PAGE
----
GBA Logo horizontal Facebook LinkedIn Email Pinterest Twitter Instagram YouTube Icon Navigation Search Icon Main Search Icon Video Play Icon Plus Icon Minus Icon Picture icon Hamburger Icon Close Icon Sorted

Community and Q&A

Deciding between power vent and chimney water tank

user-4053553 | Posted in Energy Efficiency and Durability on

My current water tank is rusting, rental company screwed up and it rusted prematurely, when i replaced my chimney vent furnace with high efficiency i was told the “orphan” water tank may have back drafting issues which did not happen, but the water tank anode was already gone and it was rusting internally. I figured when the water tank was getting old 5-10 years from now i would go with dual pipe power vent but it died prematurely.
want to get off renting because owning is much cheaper in the long run, but there is a $500 differential installed between power vent and conventional. Since money is tight i am wondering over a new tank’s expected lifespan how much heat will go up the chimney if i go with conventional over power vent, will the lost heat (at 95%) cost more then $500?
The chimney is 6 inches wide (metal/”mineral” coming out the roof) and runs up the center of the house.

GBA Prime

Join the leading community of building science experts

Become a GBA Prime member and get instant access to the latest developments in green building, research, and reports from the field.

Replies

  1. GBA Editor
    Martin Holladay | | #1

    Alan,
    The problem of "orphaned" water heaters connected to oversized flues is a real problem. Here is a link to an article with more details: When a Flue is Too Big."

    Here is a link to an article that gives you an overview of water heater choices: The Water Heater Payoff.

    There is no simple answer to your question about fuel savings and payback -- the answer depends on your fuel cost and how much hot water your family uses. The bottom line, however, is that atmospherically vented water heaters have lots of disadvantages and potential problems, including backdrafting, and that you have the wrong type of flue. This type of water heater is obsolete. You should get the power vent model.

  2. Dana1 | | #2

    The orphaned water tank issue both a potential backdrafting issue, but it also degrades the ceramic liner & chimney masonry with acidic exhaust condensation. The flue is many times oversized for the heat input of the exhaust, which leads to much lower stack velocity, and when combined with the large surface area of the oversized flue for a condensing surface, it just accumlates. The condensation occurs primarily during the cooler seasons, but the acid erosion goes on year-round, since it doesn't go away once it's in the ceramic & mortar.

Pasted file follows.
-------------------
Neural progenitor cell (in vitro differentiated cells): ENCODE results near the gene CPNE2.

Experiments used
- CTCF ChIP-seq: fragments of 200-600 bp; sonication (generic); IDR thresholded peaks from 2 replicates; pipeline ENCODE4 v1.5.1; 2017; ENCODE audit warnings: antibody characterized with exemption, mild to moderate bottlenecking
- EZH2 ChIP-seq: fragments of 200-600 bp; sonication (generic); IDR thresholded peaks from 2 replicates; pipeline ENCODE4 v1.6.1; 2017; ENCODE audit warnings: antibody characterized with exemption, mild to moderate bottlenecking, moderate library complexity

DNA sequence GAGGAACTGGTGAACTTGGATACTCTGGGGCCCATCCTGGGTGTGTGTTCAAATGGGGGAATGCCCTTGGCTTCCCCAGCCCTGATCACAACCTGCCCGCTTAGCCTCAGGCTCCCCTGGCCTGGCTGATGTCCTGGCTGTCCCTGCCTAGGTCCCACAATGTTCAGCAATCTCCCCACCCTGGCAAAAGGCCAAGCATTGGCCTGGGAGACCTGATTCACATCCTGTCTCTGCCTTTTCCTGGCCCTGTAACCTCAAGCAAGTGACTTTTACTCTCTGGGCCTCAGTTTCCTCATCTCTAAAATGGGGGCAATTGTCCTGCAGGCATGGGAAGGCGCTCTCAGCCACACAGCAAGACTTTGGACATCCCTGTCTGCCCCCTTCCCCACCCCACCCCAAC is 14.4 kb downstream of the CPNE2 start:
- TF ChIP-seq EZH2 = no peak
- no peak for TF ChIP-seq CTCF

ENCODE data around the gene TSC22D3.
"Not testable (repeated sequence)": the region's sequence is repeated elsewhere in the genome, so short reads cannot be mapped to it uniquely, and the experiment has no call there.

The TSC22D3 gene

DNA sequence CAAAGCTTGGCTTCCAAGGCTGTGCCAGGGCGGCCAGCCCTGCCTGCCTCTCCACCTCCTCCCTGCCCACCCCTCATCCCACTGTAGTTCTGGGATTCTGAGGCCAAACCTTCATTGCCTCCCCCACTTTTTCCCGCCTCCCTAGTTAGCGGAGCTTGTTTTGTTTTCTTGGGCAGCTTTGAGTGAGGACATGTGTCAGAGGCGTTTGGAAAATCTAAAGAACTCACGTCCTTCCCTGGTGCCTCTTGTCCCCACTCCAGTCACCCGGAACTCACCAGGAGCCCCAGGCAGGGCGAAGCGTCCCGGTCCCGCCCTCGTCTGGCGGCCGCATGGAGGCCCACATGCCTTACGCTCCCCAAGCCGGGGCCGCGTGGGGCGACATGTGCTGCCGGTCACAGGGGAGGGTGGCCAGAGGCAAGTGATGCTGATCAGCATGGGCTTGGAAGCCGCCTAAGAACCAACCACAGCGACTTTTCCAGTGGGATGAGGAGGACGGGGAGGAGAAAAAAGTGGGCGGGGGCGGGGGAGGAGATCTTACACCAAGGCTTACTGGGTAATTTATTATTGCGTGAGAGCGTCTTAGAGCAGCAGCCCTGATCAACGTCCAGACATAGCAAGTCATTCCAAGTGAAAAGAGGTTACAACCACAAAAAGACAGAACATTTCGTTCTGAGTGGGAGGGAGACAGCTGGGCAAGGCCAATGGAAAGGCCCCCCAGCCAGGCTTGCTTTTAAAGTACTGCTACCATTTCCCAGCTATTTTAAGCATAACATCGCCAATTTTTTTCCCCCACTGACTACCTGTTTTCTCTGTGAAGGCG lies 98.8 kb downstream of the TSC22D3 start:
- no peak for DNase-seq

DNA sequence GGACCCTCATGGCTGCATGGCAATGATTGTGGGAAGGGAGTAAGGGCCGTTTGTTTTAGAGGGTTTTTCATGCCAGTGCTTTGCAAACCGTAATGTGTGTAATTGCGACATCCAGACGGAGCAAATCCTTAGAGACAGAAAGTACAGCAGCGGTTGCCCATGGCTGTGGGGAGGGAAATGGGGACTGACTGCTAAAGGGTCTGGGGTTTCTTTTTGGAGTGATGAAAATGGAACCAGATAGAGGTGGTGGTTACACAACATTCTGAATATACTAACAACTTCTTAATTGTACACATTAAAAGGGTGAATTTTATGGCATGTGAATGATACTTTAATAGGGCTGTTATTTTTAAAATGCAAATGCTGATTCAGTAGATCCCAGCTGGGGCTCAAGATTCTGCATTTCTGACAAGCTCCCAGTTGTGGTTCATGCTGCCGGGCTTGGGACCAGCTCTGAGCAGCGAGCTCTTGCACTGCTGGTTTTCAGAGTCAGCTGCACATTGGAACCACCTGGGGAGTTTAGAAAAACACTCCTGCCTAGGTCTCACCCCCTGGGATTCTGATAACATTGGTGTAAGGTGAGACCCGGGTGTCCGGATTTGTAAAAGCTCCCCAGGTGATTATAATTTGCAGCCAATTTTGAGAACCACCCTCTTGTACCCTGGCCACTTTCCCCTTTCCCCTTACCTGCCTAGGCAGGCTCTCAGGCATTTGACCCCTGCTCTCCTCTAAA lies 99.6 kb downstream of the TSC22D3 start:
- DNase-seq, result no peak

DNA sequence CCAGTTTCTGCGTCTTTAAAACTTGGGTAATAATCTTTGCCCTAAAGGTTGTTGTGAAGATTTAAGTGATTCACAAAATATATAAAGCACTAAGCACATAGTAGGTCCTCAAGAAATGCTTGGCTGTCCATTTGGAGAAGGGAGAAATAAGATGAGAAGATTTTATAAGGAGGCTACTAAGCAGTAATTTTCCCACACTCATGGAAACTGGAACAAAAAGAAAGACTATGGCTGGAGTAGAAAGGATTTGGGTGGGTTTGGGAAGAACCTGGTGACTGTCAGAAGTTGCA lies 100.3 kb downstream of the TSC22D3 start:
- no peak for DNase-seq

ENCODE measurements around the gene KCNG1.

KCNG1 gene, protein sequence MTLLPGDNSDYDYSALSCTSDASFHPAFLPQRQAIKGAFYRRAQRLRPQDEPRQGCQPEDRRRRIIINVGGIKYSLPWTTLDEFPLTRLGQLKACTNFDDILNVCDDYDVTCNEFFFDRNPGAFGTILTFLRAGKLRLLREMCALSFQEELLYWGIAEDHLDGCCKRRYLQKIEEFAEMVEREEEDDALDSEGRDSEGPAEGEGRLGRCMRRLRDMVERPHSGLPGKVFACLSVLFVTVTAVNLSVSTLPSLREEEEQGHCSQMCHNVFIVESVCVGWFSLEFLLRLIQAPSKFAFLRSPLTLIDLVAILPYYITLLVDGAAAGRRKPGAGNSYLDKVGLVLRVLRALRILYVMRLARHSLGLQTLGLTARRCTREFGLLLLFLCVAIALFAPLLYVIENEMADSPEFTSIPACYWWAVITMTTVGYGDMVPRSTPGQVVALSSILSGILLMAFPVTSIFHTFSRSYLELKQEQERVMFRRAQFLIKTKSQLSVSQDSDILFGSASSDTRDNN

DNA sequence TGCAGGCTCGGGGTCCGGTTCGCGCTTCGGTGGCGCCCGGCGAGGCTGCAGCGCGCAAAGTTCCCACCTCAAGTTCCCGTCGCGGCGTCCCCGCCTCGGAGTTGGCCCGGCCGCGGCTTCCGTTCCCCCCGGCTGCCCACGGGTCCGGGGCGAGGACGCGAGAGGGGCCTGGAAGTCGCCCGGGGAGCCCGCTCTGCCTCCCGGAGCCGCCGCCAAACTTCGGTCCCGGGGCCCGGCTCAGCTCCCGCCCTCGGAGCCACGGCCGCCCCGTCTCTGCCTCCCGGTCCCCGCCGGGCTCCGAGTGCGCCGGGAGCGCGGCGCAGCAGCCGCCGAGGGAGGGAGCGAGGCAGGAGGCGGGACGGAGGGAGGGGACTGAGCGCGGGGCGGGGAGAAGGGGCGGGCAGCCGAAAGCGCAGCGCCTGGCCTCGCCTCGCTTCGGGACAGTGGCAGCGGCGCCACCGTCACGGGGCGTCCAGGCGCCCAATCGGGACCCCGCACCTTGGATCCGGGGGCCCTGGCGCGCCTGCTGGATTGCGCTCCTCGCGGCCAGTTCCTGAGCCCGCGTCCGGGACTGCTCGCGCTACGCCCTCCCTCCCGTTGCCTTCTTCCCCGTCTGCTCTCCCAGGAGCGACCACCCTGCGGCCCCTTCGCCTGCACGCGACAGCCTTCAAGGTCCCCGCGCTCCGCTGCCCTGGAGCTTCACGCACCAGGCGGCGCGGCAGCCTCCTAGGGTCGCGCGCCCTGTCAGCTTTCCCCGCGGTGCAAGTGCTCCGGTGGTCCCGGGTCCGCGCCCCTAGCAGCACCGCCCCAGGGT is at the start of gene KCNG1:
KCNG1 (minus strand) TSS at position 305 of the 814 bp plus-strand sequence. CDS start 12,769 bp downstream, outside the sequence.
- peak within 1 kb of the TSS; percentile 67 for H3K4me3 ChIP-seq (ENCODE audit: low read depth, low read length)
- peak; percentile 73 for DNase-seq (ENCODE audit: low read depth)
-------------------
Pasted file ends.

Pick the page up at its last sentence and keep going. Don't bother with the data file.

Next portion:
When you get the power vent water heater you can then seal up all of the old chimney penetrations-brick 'em up, or use tight fitting metal air barriers sealed to the masonry with mortar. That will eliminate a 24/365 stack effect infiltration driver, reducing your net heat load.

  3. user-4053553 | | #3

    Thanks for your replies :)
    @ Martin, i will read your links when i get a chance later today
    @ Dana My chimney has no mortar, its metal, runs up the middle of the house so is always room temperature until the attic and the water heaters are not condensing, though of course if money were not an issue i was originally planning to go with power vent when this one died in the future (if it were not defective and died early).

  4. user-2890856 | | #4

    Alan ,

    Is this a single B Vent flue that used to have 2 appliances venting through it ? If so Dana is right on the money whether it be masonary or metal (worse) .
    If the B Vent served 2 appliances it should have been sized for 2 appliances , removing one will leave a condition whereas the one remaining cannot raise the temp enough to NOT CONDENSE and draft properly , leaving you at risk . Room temperature , if in fact that is the case is no hedge against a dangerous situation .

  5. Expert Member
    Dana Dorsett | | #5

    If the flue is stainless the flue will survive, but an oversized B-vent is a disaster! With an oversized stainless flue you'd still have some risk of condensate running down the interior of the flue and finding it's way out somewhere, and the risk of backdrafting doesn't go away.

    There is no value to keep using an inappropriately sized flue of any type- it's just another liability.

    Any atmospheric drafted combustion equipment is also a liability not worth owning if you intend to air-seal the place to 3ACH/50 (the IRC 2012 code-maximum air leakage), which is usually worth it.

Log in or create an account to post an answer.

Community

Recent Questions and Replies

  • |
  • |
  • |
  • |